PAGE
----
HDQRS. CITY GUARD, PROVOST-MARSHAL'S OFFICE,
Washington, D. C. January 9, 1862.
Brigadier General A. PORTER, Provost-Marshal, Washington, D. C.
GENERAL; I have the honor to report that on December 21, 1861, Michael Thompson, attorney at law of this city, was arrested and confined in the Old Capitol under the following circumstances: On the arrest of Mrs. R. Greenhow August 23, 1861 the fragments of a note to her from one G. Donellan were found in her stove, which showed that it has but recently been destroyed. This Donellan had formerly been employed as a clerk in the Department of the Interior. He was then engaged with her in forwrding treasonbale communication to the rebels andis now in one of the departmeners of the rebel Government at Richmond. A copy of the above note is subjoined;
PRIVATE.] SATURDAY MORNING, July 20, 1861.
Mrs. R. GREENHOW, Present.
MADAM: I depart this morning regretting my inopportune absence; however, there is something to convey which I trust may prove valuable at least. Colonel Thompson, the bearer, a true South Carolina gentleman, will be happy to take from yoru hand any communication and obey your injunction as to disposition of same with dispatch. It may not be too late immediately you return to ascertain something important regarding the movements of the two or three next succeeding days, and I apprehend there will be something worth dispatching. Colonel T[hompson] will verbally inform you of the extent of my information now and what I conjecture will be done inorder to acquaint you of what will be communicated.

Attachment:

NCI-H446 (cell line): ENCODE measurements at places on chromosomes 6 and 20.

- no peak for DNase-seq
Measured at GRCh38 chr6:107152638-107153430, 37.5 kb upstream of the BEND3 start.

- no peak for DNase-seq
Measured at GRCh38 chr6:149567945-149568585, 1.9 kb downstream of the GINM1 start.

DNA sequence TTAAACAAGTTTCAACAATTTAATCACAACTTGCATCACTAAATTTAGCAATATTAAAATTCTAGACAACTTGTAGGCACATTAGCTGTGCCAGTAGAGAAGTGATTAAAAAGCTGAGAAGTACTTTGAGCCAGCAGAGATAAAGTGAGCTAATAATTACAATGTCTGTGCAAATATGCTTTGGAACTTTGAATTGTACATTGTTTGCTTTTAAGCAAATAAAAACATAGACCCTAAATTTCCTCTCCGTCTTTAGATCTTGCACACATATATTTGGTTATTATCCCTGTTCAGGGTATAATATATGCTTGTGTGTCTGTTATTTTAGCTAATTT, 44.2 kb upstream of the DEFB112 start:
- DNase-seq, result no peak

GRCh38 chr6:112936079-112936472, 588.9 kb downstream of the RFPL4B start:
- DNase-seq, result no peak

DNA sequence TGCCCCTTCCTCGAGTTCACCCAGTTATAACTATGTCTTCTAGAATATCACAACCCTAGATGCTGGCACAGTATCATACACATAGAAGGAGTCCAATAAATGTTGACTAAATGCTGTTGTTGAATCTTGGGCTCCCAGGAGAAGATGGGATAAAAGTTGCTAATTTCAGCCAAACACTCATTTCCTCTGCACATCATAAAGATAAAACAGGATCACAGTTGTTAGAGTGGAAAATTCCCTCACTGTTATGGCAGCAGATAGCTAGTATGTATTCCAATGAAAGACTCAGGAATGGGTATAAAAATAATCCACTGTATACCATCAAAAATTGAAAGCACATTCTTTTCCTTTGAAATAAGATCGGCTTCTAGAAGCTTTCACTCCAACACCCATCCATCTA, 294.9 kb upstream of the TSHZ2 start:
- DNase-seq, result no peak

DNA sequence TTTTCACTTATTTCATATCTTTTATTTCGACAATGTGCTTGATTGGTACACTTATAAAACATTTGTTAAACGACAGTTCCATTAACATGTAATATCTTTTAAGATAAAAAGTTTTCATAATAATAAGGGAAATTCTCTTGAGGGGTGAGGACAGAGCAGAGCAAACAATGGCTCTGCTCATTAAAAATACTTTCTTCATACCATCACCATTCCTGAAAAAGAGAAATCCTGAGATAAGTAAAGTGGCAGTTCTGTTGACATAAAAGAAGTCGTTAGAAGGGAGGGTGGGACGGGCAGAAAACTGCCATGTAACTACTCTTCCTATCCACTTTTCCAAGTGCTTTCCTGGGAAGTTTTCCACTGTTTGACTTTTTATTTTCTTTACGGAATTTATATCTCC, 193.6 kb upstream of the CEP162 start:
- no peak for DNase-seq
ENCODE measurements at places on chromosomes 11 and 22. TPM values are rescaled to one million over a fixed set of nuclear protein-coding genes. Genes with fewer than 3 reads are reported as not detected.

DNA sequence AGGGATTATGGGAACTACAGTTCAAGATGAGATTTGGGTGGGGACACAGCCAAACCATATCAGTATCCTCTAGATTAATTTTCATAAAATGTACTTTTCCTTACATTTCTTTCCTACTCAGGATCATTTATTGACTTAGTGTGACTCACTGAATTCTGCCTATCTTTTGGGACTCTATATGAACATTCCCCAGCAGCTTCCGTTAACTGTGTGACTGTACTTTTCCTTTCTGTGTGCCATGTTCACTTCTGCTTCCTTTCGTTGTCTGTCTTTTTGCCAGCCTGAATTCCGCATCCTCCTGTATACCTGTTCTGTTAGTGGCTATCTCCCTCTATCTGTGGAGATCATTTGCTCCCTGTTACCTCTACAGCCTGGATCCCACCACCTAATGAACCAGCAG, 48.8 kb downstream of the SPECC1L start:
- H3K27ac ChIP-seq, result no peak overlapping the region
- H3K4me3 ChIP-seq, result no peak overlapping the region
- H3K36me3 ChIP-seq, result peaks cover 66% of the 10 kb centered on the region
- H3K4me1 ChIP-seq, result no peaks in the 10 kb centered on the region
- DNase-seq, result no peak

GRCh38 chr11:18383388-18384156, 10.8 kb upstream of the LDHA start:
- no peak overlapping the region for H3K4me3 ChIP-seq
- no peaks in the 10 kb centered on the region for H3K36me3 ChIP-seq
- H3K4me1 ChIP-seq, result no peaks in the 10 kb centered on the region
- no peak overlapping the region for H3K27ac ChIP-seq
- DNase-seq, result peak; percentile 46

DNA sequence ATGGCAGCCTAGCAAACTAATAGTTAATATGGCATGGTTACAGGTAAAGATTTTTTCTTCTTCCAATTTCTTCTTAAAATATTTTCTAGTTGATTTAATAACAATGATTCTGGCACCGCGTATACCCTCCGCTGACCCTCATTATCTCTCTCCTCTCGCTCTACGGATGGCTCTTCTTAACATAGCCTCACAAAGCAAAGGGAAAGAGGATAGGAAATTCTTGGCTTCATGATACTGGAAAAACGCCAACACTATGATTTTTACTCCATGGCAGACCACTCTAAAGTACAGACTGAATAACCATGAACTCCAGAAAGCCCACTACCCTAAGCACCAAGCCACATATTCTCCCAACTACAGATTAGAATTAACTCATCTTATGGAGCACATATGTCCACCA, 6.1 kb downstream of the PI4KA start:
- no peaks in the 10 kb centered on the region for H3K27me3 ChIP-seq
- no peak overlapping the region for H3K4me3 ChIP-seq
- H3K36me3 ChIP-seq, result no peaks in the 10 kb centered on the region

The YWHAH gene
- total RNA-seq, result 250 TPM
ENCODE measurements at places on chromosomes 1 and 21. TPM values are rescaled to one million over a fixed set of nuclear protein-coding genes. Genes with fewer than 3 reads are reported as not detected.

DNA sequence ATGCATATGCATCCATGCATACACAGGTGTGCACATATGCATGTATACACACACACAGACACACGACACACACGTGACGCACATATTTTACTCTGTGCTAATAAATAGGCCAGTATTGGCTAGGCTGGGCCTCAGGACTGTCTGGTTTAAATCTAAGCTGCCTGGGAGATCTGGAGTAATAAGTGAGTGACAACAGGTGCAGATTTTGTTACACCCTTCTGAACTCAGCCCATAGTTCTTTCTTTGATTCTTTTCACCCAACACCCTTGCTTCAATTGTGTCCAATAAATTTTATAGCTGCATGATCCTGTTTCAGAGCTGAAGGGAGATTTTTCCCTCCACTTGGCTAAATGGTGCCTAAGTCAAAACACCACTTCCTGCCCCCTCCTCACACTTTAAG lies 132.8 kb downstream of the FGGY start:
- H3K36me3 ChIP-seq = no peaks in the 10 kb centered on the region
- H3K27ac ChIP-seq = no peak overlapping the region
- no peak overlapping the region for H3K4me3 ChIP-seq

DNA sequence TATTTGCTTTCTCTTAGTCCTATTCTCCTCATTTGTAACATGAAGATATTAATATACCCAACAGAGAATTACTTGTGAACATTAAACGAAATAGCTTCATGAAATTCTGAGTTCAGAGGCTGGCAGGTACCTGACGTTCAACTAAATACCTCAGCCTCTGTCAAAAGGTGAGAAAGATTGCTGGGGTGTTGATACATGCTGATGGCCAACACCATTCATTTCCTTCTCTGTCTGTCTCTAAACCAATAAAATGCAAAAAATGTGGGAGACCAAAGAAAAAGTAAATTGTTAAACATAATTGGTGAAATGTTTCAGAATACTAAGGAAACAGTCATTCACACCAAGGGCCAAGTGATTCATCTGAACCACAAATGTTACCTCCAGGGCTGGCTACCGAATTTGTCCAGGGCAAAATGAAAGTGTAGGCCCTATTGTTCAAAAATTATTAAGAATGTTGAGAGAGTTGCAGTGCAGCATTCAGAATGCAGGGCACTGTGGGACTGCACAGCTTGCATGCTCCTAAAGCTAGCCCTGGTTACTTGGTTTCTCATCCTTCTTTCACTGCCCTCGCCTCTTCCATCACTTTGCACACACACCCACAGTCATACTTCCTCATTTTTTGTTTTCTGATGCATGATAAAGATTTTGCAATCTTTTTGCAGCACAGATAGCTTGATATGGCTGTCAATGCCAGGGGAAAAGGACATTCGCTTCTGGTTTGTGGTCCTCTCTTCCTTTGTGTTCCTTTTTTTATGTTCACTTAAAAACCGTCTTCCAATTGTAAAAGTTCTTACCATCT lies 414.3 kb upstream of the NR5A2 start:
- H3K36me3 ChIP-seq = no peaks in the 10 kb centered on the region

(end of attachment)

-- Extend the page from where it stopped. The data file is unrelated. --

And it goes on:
On finding the above letter I perceived the necessity of ascertaining who Colonel Thomspon was, and consequently directed operations to this end, detailing one of my operatives to attend to this. In the investigations thus rendered necessary my operative became acquainted with a Mrs. Phelps from whose own avowals to himproof was obtained of her treasonable sentiments and intentions. She also expressed herself particularly anxious to apprise the charleston people of the supposed destination of DuOur operative, passing himself as a Georgia secessionist, said he would make a determined effort to convey said information, and that he should succeed if she would introduce himto some of our friends here who were right on Dixie. She replied that Colonel Michael Thompson, a South Carolina lawyer in her confidence, was all right. She offered personally to introduce our operative to him, which the latter declining she gave hima letter of introduction, telling him to speak plain to Thompson as he (Thompson) could be trusted.
Shortly afterward our operative was informed by Mrs. Phelps that Mr. Thompson was very anxious to see him and had asked her if she was sure her Georgia friend (my operative) was not a spy on them, "as," said Mr. Thompson, "the Government detectives are trying all those games. " He also remarked that she ought to be very careful whom she trusted, &c. Not deeming it policy at that time that my opoerative should thus become personally acquainted with Thompson an excuse was at that time made to Mrs. Phelps setting forth the urgent necessity of my operative to return South, and with expressions of deep regret on his part that he could not at that time become acquainted with Colonel Michael Thompson he left Mrs. Phelps on his supposed return to the rebel States.
Having thus found that Michael Thompson, attorney at law, 432 G street, was to be relied on as safe to talk with on treasonable subjects and also for forwarding correspondence with the rebels the conclusion